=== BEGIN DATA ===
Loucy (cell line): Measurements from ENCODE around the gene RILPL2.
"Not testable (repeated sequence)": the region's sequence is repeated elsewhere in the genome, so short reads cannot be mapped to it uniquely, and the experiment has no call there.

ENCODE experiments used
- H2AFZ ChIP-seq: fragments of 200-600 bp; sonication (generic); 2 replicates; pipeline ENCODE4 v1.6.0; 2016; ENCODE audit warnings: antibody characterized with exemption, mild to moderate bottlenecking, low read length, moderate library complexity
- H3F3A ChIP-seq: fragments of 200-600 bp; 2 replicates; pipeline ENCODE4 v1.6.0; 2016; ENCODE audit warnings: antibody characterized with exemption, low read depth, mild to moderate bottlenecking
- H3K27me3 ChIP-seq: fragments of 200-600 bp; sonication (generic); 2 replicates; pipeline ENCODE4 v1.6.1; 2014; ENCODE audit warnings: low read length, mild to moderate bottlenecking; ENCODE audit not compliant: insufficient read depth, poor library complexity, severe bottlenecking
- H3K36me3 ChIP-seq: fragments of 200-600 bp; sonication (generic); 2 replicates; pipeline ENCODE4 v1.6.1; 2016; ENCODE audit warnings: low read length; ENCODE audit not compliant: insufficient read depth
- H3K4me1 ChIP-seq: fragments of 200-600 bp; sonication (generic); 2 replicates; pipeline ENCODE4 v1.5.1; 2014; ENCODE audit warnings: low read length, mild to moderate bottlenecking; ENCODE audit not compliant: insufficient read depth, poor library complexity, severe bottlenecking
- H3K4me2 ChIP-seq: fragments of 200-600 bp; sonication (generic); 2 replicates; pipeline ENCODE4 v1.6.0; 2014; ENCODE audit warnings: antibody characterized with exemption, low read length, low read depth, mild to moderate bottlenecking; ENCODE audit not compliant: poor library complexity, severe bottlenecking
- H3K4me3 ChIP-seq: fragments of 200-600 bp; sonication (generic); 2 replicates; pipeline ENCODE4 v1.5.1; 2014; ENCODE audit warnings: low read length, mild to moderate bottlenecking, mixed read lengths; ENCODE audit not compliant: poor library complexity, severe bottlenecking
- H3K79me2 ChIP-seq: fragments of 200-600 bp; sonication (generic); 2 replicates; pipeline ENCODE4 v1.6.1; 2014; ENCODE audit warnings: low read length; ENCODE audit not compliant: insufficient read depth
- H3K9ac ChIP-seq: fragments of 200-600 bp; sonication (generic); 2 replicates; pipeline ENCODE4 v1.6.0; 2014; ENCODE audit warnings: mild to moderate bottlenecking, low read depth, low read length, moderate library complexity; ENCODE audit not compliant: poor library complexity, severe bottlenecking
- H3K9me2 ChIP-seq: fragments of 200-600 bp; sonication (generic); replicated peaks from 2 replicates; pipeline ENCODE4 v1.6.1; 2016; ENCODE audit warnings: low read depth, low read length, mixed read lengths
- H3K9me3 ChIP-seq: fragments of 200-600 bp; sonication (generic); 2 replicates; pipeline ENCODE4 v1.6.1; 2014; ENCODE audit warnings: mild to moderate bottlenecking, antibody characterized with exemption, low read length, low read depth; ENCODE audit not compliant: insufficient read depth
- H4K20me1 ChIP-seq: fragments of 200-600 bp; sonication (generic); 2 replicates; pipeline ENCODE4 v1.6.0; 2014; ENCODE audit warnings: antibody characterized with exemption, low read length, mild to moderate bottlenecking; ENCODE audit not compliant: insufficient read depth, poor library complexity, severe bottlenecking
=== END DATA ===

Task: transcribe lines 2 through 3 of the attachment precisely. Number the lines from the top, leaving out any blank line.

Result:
"Not testable (repeated sequence)": the region's sequence is repeated elsewhere in the genome, so short reads cannot be mapped to it uniquely, and the experiment has no call there.

ENCODE experiments used